An innovative world-leading wearable health device will be produced in Queensland.
Deputy Premier and Minister for State Development Steven Miles said the lifesaving medical technology developed by Wearoptimo and backed by The Australian National University will improve the care of seriously ill patients.
“The new technology is a wearable ‘sticker-like’ sensor that’s inexpensive, painless and gives fast and accurate results in real-time,” Mr Miles said.
“The new technology can detect dehydration and could replace frequent blood testing for various diseases.
“It’s exciting that such a revolutionary medical technology will be manufactured and distributed globally from Queensland.
“WearOptimo expects more than 90 direct new high-value jobs created over the next five years with the potential for many more in the future.”
Mr Miles said the Queensland Government is supporting WearOptimo through the Essential Goods and Supply Chain Program.
“The project will see the construction of a new manufacturing facility in Queensland that will be the only one of its kind in Australia,” he said.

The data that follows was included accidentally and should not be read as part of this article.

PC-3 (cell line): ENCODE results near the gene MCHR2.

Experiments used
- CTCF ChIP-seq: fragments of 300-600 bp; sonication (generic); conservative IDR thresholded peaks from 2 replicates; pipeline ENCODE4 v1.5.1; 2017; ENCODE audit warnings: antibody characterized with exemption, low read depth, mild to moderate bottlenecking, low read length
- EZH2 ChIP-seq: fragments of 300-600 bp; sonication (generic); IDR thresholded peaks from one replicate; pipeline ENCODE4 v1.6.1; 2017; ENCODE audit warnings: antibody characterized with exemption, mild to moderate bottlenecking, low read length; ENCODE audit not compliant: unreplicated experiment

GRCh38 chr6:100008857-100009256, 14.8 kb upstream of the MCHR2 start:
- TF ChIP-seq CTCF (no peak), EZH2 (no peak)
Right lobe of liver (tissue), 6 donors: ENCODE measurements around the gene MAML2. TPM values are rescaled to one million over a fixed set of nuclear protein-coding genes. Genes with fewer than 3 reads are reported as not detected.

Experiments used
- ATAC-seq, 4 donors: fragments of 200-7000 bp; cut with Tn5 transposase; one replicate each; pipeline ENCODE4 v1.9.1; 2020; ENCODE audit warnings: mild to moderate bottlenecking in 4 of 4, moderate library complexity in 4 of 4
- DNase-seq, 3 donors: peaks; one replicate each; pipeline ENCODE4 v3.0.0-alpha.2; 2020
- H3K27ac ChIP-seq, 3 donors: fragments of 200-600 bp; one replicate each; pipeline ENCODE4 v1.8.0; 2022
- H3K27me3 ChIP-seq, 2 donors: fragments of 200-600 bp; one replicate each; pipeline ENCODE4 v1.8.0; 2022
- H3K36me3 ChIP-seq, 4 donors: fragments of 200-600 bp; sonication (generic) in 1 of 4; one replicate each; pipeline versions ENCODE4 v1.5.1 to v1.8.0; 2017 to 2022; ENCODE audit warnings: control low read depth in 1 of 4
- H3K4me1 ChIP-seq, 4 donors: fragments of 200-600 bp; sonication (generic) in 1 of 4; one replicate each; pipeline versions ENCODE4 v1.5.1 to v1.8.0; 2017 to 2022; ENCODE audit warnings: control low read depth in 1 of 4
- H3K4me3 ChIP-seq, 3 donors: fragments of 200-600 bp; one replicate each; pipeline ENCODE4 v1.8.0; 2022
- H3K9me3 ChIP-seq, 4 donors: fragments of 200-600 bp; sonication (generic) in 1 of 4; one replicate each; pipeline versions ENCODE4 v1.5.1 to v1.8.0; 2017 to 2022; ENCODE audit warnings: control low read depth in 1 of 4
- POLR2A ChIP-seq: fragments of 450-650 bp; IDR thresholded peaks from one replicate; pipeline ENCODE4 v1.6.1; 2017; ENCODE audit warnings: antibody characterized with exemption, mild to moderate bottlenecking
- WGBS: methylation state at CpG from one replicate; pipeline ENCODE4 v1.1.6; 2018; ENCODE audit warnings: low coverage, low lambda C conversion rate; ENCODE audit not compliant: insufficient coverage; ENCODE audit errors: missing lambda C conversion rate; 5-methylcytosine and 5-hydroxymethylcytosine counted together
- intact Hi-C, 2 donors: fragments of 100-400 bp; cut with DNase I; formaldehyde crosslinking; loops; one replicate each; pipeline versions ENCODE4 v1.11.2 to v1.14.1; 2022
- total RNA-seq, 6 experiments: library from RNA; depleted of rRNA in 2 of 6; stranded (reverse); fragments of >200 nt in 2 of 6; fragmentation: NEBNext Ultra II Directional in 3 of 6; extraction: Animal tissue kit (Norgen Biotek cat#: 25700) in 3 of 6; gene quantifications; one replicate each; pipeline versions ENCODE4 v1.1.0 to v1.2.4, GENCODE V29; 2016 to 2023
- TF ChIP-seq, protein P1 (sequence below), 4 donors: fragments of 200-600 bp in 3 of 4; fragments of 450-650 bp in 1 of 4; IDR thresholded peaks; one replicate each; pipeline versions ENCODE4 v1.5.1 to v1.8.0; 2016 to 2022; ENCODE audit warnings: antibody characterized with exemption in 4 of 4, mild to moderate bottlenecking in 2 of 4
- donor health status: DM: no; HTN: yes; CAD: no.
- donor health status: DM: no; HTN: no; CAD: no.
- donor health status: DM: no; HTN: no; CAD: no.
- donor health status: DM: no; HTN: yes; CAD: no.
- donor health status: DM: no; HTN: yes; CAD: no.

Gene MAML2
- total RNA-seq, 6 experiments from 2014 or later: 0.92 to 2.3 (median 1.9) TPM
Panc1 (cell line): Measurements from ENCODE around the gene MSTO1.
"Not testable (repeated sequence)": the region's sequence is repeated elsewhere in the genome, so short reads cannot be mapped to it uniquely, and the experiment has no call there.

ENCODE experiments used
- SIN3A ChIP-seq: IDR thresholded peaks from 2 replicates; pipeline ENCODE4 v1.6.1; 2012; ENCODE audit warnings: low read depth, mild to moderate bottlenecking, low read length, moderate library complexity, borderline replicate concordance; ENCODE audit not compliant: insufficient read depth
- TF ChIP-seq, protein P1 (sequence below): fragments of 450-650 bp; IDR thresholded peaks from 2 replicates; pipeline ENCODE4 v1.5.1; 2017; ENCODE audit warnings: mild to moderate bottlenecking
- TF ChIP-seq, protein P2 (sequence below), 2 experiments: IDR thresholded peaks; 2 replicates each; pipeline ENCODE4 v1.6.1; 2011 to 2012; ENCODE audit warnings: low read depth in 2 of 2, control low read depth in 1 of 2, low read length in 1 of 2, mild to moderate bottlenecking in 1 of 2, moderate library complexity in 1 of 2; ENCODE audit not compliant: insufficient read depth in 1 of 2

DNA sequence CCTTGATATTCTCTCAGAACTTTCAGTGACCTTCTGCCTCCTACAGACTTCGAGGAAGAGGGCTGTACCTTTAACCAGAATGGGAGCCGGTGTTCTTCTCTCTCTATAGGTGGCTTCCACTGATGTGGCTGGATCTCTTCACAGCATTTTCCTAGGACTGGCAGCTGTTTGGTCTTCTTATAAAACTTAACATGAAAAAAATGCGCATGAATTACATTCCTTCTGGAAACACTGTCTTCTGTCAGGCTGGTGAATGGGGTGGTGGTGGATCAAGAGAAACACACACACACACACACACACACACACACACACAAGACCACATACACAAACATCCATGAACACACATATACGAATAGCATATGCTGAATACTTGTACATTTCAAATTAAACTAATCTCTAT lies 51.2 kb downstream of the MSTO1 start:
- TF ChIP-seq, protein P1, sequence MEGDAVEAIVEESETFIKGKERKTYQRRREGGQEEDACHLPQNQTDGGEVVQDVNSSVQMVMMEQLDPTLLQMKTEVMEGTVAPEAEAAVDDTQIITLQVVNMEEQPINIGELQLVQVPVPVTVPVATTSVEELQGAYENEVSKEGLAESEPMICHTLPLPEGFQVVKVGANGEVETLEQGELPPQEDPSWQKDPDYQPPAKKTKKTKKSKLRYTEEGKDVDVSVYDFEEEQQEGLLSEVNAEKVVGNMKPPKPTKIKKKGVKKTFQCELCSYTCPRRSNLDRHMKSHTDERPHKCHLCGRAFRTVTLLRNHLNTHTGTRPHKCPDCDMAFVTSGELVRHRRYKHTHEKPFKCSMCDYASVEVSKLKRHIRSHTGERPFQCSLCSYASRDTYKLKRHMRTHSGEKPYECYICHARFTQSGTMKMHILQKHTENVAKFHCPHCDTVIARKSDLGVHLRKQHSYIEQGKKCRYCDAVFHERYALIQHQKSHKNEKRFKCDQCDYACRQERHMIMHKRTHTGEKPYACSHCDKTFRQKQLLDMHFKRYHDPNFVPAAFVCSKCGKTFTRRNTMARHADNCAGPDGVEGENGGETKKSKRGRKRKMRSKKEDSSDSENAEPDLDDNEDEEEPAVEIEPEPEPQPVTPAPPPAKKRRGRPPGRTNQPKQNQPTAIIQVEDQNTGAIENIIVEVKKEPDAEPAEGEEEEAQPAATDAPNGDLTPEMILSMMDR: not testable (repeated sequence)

WearOptimo Founder and CEO, Professor Mark Kendall said WearOptimo was founded in 2018 to develop next generation wearable devices for continuous monitoring in precision heath.
“At WearOptimo we see our role as helping to change the world,” Prof Kendall said.
“The Microwearables we’re working on will empower individuals and their health care providers.
“For example, some of our sensors will detect and alert you to dehydration while people are on the job, or to dehydration in the elderly. Another type of our sensors will help with the early detection of heart attacks and cardiovascular disease, which is responsible for 20 million deaths per year.
“We’re working on tackling some of the biggest killers on the planet, so it is a real thrill to receive this important support for our important work.”
Dr Ian Griffiths, CEO Australian National Fabrication Facility (ANFF) welcomed the partnership.
“The long-standing collaboration with WearOptimo has created novel microstructures on a research scale.
“We now look forward to further supporting a technology born of our tools into the next phase of production.”
WearOptimo will engage with local industry partners including to manufacture and supply electronic components, printed circuit boards, plastic parts, packaging, and the development of custom software and apps.
The project aligns with the government’s Queensland Biomedical 10-Year Roadmap and Action Plan to make Queensland a globally competitive Asia-Pacific biomedical hub by 2027.
The Essential Goods and Supply Chain Program that was announced in May 2020 to help Queensland manufacturers make essential goods such as personal protective equipment, health consumables and devices.